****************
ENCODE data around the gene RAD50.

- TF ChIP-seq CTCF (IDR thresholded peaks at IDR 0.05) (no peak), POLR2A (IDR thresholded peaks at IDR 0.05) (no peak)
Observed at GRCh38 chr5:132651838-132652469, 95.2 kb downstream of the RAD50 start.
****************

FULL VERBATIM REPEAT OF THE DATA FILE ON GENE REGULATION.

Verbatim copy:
ENCODE data around the gene RAD50.

- TF ChIP-seq CTCF (IDR thresholded peaks at IDR 0.05) (no peak), POLR2A (IDR thresholded peaks at IDR 0.05) (no peak)
Observed at GRCh38 chr5:132651838-132652469, 95.2 kb downstream of the RAD50 start.